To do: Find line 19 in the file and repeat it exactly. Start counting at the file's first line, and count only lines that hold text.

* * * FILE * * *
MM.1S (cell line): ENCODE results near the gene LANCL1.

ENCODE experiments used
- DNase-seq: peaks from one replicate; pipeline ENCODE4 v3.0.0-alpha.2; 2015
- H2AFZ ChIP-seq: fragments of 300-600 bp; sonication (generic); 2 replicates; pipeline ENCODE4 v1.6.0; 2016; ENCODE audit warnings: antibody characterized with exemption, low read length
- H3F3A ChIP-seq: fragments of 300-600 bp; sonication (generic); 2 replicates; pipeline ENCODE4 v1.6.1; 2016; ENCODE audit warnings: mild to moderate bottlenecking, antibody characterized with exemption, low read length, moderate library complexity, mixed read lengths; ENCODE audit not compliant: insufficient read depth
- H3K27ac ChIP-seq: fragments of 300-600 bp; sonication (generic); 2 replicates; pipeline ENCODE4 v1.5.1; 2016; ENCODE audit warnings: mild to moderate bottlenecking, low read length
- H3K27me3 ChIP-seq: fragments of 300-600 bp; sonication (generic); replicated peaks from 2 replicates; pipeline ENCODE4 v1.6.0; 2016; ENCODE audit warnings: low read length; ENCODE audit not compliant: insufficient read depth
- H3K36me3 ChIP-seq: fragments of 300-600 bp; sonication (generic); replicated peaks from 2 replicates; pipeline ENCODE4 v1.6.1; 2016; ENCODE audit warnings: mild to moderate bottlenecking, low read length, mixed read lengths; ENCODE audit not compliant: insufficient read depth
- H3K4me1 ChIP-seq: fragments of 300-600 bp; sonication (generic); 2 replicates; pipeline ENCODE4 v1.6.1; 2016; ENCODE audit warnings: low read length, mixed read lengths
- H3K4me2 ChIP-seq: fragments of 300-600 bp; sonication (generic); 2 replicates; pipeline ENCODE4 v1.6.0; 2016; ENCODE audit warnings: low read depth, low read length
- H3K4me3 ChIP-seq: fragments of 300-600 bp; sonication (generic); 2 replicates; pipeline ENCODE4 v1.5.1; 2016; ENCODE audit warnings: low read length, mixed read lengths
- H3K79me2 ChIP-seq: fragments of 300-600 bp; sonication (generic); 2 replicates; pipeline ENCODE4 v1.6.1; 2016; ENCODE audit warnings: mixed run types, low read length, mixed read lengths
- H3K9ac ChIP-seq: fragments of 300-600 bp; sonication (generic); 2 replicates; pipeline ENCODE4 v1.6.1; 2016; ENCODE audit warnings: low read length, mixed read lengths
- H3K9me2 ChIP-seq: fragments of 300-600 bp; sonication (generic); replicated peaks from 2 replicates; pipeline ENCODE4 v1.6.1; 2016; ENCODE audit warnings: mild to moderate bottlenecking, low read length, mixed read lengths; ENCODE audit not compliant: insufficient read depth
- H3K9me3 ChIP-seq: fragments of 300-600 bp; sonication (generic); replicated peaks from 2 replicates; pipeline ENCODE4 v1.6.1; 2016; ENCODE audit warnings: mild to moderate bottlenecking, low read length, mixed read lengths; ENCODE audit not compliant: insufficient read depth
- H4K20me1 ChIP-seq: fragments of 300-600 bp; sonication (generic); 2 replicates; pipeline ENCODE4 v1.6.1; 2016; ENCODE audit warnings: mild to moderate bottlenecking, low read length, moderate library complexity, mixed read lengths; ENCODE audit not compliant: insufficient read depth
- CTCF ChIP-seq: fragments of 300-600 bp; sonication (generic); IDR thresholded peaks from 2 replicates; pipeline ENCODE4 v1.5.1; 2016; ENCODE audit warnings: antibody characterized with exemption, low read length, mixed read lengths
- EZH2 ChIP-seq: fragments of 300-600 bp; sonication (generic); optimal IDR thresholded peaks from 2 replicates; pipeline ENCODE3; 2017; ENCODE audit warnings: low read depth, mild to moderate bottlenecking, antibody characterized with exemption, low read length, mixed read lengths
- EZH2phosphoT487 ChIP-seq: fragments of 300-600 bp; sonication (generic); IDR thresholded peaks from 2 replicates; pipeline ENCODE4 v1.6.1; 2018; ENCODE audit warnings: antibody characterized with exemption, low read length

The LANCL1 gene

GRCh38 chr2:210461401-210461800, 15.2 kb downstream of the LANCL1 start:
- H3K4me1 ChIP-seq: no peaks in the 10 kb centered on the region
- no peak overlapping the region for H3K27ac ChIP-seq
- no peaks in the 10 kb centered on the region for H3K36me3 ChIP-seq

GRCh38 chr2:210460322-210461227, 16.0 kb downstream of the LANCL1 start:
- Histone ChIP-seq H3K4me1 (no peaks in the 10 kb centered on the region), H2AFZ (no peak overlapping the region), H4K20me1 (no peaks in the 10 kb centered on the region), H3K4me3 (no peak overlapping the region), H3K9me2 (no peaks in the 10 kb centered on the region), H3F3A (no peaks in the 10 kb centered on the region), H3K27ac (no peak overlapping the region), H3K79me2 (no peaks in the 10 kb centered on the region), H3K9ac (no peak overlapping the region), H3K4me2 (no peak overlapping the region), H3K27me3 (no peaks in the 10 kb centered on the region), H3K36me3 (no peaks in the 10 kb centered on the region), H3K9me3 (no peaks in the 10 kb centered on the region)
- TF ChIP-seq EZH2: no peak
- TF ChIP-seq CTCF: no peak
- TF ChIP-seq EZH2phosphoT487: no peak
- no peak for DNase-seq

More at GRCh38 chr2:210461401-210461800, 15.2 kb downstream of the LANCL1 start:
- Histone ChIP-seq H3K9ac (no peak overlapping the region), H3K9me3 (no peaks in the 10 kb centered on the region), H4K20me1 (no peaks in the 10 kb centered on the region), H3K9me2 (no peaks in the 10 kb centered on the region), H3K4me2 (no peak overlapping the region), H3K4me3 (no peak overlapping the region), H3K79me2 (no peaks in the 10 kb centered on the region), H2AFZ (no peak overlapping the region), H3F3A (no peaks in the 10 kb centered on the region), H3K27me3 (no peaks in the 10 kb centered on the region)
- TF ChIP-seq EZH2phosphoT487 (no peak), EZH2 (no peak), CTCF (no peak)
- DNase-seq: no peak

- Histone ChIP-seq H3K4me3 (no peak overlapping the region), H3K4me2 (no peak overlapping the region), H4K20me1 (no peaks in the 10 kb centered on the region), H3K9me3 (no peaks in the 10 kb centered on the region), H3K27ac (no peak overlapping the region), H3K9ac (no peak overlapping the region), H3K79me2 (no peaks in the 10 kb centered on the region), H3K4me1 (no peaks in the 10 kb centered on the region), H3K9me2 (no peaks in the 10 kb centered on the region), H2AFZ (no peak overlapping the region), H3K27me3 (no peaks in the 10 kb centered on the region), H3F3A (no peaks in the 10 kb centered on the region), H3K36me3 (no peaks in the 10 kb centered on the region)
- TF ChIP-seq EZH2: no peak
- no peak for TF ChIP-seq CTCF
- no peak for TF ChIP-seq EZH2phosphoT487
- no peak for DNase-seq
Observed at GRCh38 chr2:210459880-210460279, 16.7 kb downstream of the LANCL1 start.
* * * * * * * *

- EZH2phosphoT487 ChIP-seq: fragments of 300-600 bp; sonication (generic); IDR thresholded peaks from 2 replicates; pipeline ENCODE4 v1.6.1; 2018; ENCODE audit warnings: antibody characterized with exemption, low read length